Back to the pie pan. I have no idea where it is. We moved as much into the house as we could. The kitchen (and I’ll try to say this without sounding too whiny) is less spacious than the one I came from, and of course came complete with all of Steve’s stuff, so there was no room to put anything to begin with. I have stoneware down the hall in a linen closet. I have pottery on a decorative shelf in the dining room, trying to be decorative while still appearing to be sporting signs which say, “No, I am NOT just being stored here.” I have a pantry where a flashlight and the fear of God are required to locate anything. The garage is filled with boxes, stacked 3 high and 5 deep. Lord help the man who wants to change the oil on his car — there is no room as it has become adjunct storage. I failed to find my pie pan.
When I say pie pan (singular), I am referring to my Longaberger pie pan. I have other glass products, but I am singularly fond of this particular one. So use a glassy one? Ha! I used my Longaberger serving bowl and it worked quite well!
Weird Aboriginal Cornish Pasty Pie
Adapted from Delia Smith
For the pastry:
12 oz (350 g) plain flour
6 oz (175 g) lard (or shortening if you absolutely have to, but it won’t be as good)
beaten egg, to glaze
salt and freshly milled pepper
For the filling:
1¼ lb (575 g) chuck steak
1 large onion, finely chopped 1 level teaspoon dried mixed herbs *see below
1 medium to large potato
1 medium to large turnip
1 large carrot
salt and freshly milled pepper
Make the pastry first: sift the flour, salt and pepper into a large mixing bowl, holding the sieve up as high as possible to give the flour an airing. Then cut the lard into small cubes and add to the flour. Now, using your fingertips, lightly and gently rub the pieces of fat into the flour – lifting your hands up high as you do this (again to incorporate air) and being as quick as possible.
When the mixture looks uniformly crumbly, start to sprinkle roughly 2-3 tablespoons of cold water all over. Use a round-bladed knife to start the mixing, cutting and bringing the mixture together. Carefully add more water if needed, a little at a time, then finally bring the mixture together with your hands to form a smooth ball of dough that will leave the bowl clean (if there are any bits that won’t adhere to it, you need a spot more water). Now rest the pastry, wrapped in foil or polythene, in the refrigerator for 10-15 minutes before rolling out.
Meanwhile, slice the meat into very thin strips about 2 inches (5 cm) long (it’s important to keep them very thin in order that they cook in the time given). Place the meat in a mixing bowl, with the chopped onion and mixed herbs. Then peel the potato, carrot and turnip and slice these as thinly as possible too. A mandolin, if you promise to use the hand guard or the slicing edge of a four-sided grater does this thin slicing job in moments.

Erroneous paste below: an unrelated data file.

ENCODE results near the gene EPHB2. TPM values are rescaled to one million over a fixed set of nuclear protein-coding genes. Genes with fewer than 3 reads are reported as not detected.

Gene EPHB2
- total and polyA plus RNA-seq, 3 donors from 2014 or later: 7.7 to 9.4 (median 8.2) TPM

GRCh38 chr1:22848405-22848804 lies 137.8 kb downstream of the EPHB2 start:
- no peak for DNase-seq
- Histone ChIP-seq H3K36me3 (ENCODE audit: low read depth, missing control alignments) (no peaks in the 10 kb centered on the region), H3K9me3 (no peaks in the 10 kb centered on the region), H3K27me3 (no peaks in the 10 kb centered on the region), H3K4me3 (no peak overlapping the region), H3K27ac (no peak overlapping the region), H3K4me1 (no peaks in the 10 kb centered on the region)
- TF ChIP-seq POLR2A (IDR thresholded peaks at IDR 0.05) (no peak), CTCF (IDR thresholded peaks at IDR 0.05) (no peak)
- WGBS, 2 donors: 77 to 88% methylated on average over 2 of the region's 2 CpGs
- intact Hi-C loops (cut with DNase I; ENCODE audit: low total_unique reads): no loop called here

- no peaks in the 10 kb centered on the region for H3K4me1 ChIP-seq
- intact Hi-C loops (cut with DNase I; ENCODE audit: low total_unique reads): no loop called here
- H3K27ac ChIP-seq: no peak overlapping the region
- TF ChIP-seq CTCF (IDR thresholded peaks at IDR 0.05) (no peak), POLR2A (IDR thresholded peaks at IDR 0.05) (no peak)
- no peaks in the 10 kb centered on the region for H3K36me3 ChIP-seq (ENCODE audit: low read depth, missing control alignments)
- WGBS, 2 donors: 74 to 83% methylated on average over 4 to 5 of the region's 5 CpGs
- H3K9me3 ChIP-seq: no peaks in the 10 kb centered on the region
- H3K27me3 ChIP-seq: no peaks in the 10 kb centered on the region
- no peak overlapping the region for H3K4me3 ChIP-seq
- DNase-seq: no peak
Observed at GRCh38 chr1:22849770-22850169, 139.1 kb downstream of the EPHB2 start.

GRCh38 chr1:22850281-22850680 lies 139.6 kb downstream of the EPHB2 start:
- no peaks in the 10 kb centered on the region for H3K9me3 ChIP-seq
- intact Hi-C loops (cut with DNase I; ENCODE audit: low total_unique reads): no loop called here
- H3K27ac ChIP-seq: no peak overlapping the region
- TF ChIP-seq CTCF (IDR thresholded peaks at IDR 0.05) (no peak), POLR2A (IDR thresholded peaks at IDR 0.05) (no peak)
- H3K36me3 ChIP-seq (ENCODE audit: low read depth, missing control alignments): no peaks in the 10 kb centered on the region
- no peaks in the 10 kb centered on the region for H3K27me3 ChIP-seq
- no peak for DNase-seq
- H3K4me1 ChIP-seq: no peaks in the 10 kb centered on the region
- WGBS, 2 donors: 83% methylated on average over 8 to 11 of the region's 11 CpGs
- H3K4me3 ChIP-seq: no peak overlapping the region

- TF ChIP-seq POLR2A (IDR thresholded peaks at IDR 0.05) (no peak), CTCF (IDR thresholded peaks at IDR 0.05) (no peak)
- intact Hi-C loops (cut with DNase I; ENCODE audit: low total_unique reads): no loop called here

Preheat the oven to 400º. Line your pie plate with 1/2 the dough rolled out. Layer the filling ingredients in it (in any order). Season well with salt and pepper and a sprinkling of herbs as you go, and finally sprinkle in 1 tablespoon of water. Roll out the other half of the pastry, dampen the edge all round, then fit it over the top of the pie. Seal the edges, folding them inwards and pressing gently to make a rim just inside the edge of the plate. Score the top to release steam, brush the surface with beaten egg, and bake the pie on a baking sheet, on a high shelf, for 15 minutes. Then turn the heat down to gas mark 4, 350°F (180°C), and continue to cook on the center shelf for a further 1½ hours.
Serve this hot or alternatively, as it is still delicious eaten cold, take it on a picnic.
The English have 2 jars on their spice shelf in the supermarket which are called for frequently in cooking. You will not find them in the US, so I will give them both to you here, in case you find yourself needing a Christmas pudding with your WACPP (Weird Aboriginal Cornish Pasty Pie)
Combine equal parts:
Spearmint – optional
1 tablespoon cinnamon
1 tablespoon nutmeg
1 tablespoon allspice
2 teaspoons mace
1 teaspoon ground cloves
Optional – coriander, ginger
After all the fuss of not having space, having part of my life in boxes and un-findable, would I trade it? Absolutely not! The rearranging and prioritizing of boxes is part of the adventure.
Steve said the pie was good, but he missed having more crust, so Delia, I’m sorry but the vote is not to mess with the original.